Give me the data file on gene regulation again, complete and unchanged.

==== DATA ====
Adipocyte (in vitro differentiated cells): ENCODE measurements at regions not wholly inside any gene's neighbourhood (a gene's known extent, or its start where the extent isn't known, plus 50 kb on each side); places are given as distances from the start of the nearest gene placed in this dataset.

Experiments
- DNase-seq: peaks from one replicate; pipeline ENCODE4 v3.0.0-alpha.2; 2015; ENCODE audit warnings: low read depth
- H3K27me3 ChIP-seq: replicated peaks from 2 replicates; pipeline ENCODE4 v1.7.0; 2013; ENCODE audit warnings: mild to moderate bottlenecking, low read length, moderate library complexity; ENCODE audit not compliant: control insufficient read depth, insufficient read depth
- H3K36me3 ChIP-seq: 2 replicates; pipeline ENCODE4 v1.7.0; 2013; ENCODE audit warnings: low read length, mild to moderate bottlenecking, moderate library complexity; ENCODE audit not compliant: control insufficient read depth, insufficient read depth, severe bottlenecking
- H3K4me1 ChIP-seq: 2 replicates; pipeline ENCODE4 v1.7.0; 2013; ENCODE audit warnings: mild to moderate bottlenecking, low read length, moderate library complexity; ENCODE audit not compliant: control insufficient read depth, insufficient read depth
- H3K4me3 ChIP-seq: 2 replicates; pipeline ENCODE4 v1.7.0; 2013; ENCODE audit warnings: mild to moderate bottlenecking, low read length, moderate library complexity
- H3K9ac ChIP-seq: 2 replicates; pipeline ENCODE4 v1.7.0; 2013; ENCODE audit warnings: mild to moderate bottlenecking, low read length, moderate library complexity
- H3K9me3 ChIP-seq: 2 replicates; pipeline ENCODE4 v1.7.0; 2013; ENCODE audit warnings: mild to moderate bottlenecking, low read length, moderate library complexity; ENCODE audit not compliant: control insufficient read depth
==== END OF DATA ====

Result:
Adipocyte (in vitro differentiated cells): ENCODE measurements at regions not wholly inside any gene's neighbourhood (a gene's known extent, or its start where the extent isn't known, plus 50 kb on each side); places are given as distances from the start of the nearest gene placed in this dataset.

Experiments
- DNase-seq: peaks from one replicate; pipeline ENCODE4 v3.0.0-alpha.2; 2015; ENCODE audit warnings: low read depth
- H3K27me3 ChIP-seq: replicated peaks from 2 replicates; pipeline ENCODE4 v1.7.0; 2013; ENCODE audit warnings: mild to moderate bottlenecking, low read length, moderate library complexity; ENCODE audit not compliant: control insufficient read depth, insufficient read depth
- H3K36me3 ChIP-seq: 2 replicates; pipeline ENCODE4 v1.7.0; 2013; ENCODE audit warnings: low read length, mild to moderate bottlenecking, moderate library complexity; ENCODE audit not compliant: control insufficient read depth, insufficient read depth, severe bottlenecking
- H3K4me1 ChIP-seq: 2 replicates; pipeline ENCODE4 v1.7.0; 2013; ENCODE audit warnings: mild to moderate bottlenecking, low read length, moderate library complexity; ENCODE audit not compliant: control insufficient read depth, insufficient read depth
- H3K4me3 ChIP-seq: 2 replicates; pipeline ENCODE4 v1.7.0; 2013; ENCODE audit warnings: mild to moderate bottlenecking, low read length, moderate library complexity
- H3K9ac ChIP-seq: 2 replicates; pipeline ENCODE4 v1.7.0; 2013; ENCODE audit warnings: mild to moderate bottlenecking, low read length, moderate library complexity
- H3K9me3 ChIP-seq: 2 replicates; pipeline ENCODE4 v1.7.0; 2013; ENCODE audit warnings: mild to moderate bottlenecking, low read length, moderate library complexity; ENCODE audit not compliant: control insufficient read depth